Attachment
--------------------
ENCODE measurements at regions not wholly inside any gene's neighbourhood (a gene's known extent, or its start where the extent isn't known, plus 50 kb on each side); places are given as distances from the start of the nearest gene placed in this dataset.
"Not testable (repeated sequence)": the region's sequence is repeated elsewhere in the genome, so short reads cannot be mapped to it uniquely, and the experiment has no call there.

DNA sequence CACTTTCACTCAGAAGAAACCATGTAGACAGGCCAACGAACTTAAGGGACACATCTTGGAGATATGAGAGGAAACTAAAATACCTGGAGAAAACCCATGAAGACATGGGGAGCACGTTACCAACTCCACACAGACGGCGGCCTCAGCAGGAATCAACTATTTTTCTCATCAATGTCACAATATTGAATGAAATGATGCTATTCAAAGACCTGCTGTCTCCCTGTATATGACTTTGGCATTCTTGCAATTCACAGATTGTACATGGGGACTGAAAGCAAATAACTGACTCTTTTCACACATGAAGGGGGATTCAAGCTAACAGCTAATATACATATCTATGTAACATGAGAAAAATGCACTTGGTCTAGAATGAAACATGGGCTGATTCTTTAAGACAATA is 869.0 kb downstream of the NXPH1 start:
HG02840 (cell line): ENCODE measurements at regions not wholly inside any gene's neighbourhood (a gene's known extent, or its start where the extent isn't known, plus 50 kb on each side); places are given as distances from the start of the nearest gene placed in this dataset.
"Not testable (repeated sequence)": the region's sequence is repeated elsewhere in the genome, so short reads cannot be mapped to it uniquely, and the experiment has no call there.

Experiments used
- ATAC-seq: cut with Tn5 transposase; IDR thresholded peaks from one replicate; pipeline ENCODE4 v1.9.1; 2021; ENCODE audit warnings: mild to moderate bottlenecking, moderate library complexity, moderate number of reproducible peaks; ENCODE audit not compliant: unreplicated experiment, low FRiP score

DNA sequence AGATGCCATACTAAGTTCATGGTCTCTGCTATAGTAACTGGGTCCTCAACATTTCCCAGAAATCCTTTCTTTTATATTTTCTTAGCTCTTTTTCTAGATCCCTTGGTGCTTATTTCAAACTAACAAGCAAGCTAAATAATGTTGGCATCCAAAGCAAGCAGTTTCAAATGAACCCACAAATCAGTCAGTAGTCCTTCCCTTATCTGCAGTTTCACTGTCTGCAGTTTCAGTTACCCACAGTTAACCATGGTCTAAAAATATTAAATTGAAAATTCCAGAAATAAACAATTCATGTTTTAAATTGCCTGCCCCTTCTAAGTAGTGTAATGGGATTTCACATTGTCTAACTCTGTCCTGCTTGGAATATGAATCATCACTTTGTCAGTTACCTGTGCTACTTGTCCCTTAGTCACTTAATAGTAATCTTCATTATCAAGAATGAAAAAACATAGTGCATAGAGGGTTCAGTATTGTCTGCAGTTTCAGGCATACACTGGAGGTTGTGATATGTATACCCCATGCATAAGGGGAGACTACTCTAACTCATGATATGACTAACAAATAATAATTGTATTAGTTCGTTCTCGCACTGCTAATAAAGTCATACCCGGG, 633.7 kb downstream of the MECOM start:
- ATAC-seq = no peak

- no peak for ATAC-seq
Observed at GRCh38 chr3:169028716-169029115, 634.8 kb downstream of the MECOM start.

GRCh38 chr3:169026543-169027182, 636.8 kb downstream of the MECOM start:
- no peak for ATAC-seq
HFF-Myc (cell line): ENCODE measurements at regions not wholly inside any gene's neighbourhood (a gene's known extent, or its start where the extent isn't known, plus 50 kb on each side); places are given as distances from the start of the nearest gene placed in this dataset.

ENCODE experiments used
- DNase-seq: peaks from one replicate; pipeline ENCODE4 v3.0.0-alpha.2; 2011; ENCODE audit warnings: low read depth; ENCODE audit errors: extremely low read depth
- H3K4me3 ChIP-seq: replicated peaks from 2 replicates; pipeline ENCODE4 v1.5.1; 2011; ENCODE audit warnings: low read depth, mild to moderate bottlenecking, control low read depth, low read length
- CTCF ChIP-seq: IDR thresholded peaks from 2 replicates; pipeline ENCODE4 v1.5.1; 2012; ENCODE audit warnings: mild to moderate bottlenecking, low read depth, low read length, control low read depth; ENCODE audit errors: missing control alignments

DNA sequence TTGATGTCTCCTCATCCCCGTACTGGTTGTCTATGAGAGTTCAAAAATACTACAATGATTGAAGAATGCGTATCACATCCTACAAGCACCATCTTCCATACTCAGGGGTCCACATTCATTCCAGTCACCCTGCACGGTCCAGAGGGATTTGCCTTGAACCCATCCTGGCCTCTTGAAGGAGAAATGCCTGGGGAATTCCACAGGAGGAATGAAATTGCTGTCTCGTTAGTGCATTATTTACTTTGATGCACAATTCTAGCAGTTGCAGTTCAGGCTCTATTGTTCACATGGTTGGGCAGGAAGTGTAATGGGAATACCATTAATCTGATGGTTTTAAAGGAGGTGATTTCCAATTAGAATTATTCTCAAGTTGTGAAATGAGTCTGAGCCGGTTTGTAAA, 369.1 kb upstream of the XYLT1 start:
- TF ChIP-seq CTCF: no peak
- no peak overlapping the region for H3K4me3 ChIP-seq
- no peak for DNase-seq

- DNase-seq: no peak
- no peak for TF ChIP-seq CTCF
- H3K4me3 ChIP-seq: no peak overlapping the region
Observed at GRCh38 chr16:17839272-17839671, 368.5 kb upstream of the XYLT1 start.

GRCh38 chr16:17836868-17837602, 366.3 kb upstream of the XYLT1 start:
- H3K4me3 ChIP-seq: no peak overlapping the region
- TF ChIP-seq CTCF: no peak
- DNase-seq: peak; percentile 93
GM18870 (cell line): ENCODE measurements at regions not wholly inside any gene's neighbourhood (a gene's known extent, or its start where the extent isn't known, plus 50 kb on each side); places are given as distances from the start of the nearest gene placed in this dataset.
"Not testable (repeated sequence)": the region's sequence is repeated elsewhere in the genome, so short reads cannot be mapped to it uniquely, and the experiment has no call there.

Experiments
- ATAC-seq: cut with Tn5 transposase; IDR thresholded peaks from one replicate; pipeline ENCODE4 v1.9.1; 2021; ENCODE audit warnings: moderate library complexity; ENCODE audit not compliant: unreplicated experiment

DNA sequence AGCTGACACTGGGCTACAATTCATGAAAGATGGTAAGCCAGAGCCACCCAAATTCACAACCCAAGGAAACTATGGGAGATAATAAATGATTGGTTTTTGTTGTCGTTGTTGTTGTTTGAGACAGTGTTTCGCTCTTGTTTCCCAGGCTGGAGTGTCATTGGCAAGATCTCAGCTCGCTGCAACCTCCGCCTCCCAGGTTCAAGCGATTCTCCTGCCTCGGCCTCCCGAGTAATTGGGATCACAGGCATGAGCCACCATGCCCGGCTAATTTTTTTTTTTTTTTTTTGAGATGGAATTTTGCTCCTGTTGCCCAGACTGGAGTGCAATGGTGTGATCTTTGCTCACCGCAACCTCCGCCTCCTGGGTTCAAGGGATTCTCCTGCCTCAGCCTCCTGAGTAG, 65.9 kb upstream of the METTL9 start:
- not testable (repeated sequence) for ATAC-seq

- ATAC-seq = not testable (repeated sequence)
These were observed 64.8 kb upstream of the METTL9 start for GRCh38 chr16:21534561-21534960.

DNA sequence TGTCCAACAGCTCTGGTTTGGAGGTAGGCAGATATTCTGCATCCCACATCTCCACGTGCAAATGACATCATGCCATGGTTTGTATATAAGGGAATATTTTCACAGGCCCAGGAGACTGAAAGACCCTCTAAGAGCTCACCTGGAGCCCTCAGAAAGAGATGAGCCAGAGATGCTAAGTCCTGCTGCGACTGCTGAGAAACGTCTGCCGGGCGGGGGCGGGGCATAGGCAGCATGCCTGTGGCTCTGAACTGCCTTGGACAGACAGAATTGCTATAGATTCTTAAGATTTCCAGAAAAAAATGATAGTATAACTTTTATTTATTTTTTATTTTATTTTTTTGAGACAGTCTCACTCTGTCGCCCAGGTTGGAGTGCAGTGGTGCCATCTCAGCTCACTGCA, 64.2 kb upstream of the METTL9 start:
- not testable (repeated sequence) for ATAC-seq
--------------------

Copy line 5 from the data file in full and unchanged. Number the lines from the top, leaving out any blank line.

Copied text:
"Not testable (repeated sequence)": the region's sequence is repeated elsewhere in the genome, so short reads cannot be mapped to it uniquely, and the experiment has no call there.